A 3D printed replica model of a trachea, used to trial a complex procedure prior to a child going under anaesthetic at Great Ormond Street Hospital (GOSH), will go on display in the 3D Printing in Action exhibit at TCT Show + Personalize this week.
3D printing has already been used extensively in the medical sector to create patient specific models to help patients better understand their condition and also allow healthcare professionals to perform pre-surgery planning.
The particular technique was trialled in a 6-year-old patient, Katie Parke, with a lung condition that requires repeat ‘lung-washing’ treatments in order to clear dangerous build-ups of material in these organs. During the procedure one lung is ventilated while the other lung is washed out and although this process is relatively straightforward to perform in adults, the tubes used to ventilate and wash out the lungs are large and sometimes difficult to use in children. Multiple tubes therefore have to be positioned with great precision as quickly as possible in order for it to be safe in children who have little normal lung capacity with which to breathe.
Using a CT scan, the team 3D printed a ‘made-to-measure’ tube that was an exact replica of the patient’s trachea, on a MakerBot desktop machine. This allowed the anaesthetic team to match up the most appropriately sized tubes and practice their insertion in to the airways prior to surgery.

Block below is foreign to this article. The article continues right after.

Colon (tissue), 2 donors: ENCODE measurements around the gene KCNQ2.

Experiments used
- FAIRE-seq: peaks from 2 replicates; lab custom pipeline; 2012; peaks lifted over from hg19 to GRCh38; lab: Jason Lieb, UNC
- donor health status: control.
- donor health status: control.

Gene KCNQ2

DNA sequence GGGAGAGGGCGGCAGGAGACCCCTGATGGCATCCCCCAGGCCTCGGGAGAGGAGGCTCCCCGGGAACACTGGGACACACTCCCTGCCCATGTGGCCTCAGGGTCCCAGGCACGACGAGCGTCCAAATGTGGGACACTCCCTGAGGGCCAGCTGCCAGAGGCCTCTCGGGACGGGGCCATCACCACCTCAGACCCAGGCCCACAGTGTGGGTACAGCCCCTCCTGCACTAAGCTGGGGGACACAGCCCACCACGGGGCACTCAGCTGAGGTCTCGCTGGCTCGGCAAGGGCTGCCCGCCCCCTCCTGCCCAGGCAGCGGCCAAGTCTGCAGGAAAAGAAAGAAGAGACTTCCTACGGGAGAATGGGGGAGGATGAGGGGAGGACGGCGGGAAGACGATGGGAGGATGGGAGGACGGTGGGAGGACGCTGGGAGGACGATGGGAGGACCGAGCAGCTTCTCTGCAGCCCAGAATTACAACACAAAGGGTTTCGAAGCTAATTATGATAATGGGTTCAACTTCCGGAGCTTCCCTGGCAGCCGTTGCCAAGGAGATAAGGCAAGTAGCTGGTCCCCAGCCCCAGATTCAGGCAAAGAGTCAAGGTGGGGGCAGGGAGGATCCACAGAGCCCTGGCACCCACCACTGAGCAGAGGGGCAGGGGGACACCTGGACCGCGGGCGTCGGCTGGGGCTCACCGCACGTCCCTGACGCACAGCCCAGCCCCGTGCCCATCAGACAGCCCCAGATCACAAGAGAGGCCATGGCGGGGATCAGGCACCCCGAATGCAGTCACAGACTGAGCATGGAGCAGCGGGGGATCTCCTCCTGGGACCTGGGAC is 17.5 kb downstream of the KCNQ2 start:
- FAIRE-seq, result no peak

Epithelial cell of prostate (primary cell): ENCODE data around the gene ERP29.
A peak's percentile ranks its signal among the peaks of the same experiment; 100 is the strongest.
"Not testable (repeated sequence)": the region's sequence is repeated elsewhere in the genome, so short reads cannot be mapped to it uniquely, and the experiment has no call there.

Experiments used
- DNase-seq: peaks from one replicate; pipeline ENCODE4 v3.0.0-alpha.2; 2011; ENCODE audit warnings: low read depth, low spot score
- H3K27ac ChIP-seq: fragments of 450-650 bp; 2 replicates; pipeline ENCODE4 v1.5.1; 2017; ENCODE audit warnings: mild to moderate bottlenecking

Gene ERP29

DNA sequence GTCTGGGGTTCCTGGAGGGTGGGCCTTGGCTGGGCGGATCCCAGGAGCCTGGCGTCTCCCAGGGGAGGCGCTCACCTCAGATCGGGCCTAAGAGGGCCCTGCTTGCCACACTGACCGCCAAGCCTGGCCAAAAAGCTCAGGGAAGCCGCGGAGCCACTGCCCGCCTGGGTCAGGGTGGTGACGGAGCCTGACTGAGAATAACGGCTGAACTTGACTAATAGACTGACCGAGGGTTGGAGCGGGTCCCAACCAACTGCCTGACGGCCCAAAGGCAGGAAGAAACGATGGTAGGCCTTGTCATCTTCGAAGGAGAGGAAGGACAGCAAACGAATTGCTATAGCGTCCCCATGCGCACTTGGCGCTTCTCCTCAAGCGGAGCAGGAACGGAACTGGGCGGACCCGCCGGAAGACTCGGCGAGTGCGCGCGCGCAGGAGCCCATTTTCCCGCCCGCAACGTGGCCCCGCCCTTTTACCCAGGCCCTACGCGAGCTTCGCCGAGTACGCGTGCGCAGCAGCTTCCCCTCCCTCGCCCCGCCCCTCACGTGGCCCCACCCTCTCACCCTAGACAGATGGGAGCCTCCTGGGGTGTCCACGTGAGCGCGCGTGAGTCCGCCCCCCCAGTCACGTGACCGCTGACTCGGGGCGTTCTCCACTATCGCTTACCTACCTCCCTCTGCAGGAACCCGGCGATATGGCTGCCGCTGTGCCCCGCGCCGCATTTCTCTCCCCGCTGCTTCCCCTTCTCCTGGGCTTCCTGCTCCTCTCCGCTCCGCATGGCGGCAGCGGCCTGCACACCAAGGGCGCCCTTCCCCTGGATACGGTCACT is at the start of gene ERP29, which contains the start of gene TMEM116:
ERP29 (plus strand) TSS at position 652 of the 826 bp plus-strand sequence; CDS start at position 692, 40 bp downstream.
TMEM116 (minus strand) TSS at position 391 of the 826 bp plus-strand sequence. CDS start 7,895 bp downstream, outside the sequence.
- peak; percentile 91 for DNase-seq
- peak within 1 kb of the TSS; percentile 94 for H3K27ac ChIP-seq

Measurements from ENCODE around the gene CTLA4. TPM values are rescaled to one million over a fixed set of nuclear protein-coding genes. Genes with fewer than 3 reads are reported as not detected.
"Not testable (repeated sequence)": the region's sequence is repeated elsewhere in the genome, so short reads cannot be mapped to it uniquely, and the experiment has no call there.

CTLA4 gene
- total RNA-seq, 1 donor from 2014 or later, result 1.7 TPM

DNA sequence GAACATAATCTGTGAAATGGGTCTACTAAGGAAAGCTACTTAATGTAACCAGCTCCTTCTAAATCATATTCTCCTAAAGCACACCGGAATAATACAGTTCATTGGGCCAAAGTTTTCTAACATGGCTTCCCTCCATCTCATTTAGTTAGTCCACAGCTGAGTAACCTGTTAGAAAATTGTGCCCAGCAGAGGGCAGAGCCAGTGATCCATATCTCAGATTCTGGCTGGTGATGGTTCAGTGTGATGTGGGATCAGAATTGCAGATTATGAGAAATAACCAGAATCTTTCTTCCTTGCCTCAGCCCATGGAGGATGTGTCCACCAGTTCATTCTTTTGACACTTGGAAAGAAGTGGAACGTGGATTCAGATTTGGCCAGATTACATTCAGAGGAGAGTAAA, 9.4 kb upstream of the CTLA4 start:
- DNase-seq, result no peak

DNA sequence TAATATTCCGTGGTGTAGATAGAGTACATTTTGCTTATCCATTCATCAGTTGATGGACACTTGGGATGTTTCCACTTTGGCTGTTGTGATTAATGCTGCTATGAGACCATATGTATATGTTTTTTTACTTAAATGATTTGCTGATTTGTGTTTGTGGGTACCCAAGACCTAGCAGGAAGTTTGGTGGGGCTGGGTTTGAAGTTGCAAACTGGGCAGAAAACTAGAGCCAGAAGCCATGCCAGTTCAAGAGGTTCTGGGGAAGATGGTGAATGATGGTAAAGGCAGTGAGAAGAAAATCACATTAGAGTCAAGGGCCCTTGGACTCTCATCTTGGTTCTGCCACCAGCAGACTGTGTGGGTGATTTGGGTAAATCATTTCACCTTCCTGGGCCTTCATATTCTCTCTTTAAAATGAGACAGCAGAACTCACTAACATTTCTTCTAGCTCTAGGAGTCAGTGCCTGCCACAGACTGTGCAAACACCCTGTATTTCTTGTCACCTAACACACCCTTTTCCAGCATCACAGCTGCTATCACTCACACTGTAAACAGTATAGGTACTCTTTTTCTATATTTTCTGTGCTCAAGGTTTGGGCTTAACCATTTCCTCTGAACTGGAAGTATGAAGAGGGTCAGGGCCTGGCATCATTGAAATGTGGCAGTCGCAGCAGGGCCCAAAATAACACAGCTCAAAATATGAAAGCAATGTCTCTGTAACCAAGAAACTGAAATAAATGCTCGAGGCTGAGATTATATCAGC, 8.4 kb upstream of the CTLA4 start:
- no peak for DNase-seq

Colin Wallis, respiratory consultant physician at GOSH and co-author, commented: “Each time a child comes in to have their procedure they will have grown and so require different equipment to be used for their treatment. A model that is tailor-made to the child each time they have treatment means that the right sized tubes can be identified prior to surgery and a child can potentially be under anaesthetic for a shorter period of time.”
Owen Arthurs, GOSH consultant radiologist and study organiser, added: “This work demonstrates that it is possible to create precise anatomical models of complex organs cheaply and in a very short space of time from standard CT scans and a 3D printer. In the future, 3D printing could feasibly be adapted to scan and create many more organs in the body making a larger number of surgical procedures safer, quickly and easier.
The team are now looking to create a bank of different sized tracheal models and other organs that will allow doctors at GOSH to practice tricky procedures in their training. This model and more will be showcased at TCT Show + Personalize on 30th September – 1st October 2015 at the NEC, Birmingham, UK. Register for free.